A means of communication using whistling is being revived after nearly vanishing from the one island on which it is used.
Silbo developed as a means to talk across La Gomera's great ravines
The language is called Silbo Gomero, and is only heard on the Canary Island of La Gomera, off the coast of Morocco.
Until recently those who communicated in Silbo were dying out - but the government of the island made it compulsory for all schoolchildren on the island to study it, and now it is making a comeback.
"There are real masters of Silbo, but most of them are now very old," Francisco Rivero, a researcher in the University of La Laguna in the Canary Islands, told BBC World Service's Outlook programme.
"So the local government decided to introduce it to elementary schools, so that children can learn the Silbo technique.
"It's taught in schools as a way of making children aware of their local culture."
Silbo has only four vowels and four consonants. The key to it is understanding the meaning of the many different tones of the whistles.
It can be heard more than two miles away - which was the key to its being sustained on the La Gomera.
The language has been passed on from father to son as it was essential to be able to communicate over long distances across the inaccessible valleys.
"The island is very hilly, with lots of ravines, which make communication very difficult," explained Dr Rivero.
As a result, a tradition developed whereby if one person heard a whistle, they passed it on.
Islanders got so skilled at it that messages have been successfully passed right from one end of the island to the other.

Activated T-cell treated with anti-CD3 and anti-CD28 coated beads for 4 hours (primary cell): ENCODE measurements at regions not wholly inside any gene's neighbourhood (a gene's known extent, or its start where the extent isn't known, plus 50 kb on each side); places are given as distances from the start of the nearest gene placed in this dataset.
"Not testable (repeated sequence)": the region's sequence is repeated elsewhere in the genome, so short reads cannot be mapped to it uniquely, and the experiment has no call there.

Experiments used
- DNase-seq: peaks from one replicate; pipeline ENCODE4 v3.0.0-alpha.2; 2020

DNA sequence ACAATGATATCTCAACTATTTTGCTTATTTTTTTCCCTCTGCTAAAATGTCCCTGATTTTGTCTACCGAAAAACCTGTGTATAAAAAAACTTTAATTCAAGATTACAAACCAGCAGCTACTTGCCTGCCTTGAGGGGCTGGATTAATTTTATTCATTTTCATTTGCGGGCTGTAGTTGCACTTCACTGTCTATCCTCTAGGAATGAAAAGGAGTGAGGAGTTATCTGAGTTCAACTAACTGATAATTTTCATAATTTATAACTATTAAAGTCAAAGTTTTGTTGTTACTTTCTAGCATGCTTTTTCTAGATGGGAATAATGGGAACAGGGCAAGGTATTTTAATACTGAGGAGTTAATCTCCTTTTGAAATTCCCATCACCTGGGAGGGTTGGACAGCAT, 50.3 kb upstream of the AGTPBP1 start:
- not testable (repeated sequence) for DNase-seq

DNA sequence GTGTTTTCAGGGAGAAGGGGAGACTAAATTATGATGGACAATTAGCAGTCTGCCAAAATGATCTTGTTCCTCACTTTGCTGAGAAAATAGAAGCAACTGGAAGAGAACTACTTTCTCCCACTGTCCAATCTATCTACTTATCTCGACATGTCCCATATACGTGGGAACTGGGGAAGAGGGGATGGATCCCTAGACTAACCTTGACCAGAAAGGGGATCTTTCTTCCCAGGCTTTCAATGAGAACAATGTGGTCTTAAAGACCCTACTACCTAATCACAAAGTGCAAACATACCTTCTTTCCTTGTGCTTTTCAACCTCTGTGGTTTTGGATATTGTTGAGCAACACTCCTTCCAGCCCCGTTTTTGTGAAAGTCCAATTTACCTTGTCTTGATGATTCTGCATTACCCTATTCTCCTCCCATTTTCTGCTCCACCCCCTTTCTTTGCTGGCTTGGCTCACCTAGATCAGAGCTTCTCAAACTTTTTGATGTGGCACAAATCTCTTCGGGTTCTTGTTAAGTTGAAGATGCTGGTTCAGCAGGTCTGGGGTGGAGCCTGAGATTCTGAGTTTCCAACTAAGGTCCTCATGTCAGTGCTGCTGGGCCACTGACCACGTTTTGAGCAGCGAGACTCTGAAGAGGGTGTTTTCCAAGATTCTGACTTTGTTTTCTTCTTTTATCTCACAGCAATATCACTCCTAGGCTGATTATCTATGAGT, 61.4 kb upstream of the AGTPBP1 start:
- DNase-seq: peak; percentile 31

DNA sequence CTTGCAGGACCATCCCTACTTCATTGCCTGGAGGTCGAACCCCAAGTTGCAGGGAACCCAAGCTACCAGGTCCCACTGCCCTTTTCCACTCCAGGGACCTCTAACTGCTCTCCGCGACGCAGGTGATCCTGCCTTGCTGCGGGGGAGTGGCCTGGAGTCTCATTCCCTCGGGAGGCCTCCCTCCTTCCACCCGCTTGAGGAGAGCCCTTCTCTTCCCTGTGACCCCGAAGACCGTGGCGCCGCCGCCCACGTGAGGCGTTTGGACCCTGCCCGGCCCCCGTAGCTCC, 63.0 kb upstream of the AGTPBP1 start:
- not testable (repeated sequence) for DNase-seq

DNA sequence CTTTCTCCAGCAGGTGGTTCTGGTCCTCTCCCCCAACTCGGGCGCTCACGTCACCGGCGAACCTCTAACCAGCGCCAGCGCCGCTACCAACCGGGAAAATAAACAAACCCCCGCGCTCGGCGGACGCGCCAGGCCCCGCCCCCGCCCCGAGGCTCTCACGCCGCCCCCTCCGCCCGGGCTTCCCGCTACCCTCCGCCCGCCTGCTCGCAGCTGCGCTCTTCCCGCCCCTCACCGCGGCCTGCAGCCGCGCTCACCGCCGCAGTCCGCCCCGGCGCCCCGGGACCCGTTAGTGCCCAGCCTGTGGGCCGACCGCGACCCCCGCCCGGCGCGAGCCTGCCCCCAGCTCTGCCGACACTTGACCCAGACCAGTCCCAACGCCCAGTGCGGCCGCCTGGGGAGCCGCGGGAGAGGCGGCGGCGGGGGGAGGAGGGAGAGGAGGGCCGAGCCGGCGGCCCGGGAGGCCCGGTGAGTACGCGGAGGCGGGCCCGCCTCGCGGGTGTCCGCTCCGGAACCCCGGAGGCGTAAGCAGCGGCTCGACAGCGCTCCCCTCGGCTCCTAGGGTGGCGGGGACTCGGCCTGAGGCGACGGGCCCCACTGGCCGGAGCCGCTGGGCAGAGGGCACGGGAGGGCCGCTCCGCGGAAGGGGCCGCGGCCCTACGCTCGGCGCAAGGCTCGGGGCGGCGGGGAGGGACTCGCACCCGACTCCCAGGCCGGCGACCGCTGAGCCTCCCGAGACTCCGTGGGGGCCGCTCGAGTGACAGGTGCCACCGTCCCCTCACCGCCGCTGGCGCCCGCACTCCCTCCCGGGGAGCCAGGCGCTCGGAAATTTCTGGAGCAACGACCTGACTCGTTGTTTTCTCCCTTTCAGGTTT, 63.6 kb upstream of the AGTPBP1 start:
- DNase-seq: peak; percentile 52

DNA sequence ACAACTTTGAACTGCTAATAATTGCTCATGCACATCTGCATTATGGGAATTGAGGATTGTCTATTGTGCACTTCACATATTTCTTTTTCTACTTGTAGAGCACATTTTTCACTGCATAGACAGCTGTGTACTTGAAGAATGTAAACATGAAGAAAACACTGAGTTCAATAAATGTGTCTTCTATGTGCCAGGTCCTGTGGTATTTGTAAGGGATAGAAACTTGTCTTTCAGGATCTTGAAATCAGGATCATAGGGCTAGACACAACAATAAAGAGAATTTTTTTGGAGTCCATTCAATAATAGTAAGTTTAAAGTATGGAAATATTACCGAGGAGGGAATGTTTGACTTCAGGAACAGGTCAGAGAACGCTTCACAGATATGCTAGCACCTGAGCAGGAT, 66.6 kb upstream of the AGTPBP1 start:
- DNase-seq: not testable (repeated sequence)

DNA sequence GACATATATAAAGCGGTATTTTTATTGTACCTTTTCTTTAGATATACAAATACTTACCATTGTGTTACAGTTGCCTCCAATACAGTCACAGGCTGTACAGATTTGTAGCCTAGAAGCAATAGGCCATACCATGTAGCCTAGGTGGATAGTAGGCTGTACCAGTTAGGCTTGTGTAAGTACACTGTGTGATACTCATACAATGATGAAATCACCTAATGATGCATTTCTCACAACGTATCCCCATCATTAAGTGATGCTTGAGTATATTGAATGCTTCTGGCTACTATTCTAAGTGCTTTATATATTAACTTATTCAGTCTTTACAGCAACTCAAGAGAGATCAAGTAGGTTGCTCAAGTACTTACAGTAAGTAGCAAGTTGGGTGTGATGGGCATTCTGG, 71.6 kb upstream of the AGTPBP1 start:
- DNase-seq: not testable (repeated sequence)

"Historically, from the earliest settlers on the Canaries, the Silbo language was the mobile phone of the period," Dr Rivero said.
"[It] allowed people to communicate across great distances, because its frequency allowed the sound to be transmitted.
"This form of communication dates back before the Spanish conquest, in the 15th Century."
Silbo is believed to have come to the island from the Berber people of Morocco, Dr Rivero added.
The Canary Islands have very strong links with Morocco, particularly the Berbers, and there is evidence that there may be some people deep in the Atlas mountains who also use whistling to communicate.
The language is believed to have originated in North Africa
However, Silbo on La Gomera is unique as it has adopted Spanish speech patterns.
"It's practically a language in itself - just like Castilian Spanish - but it relies on tones rather than vowels and consonants," Dr Rivero stated.
"The tones are whispered at different frequencies, using Spanish grammar. If we spoke English here, we'd use an English structure for whistling.
"It's not just disjointed words - it flows, and you can have a proper conversation."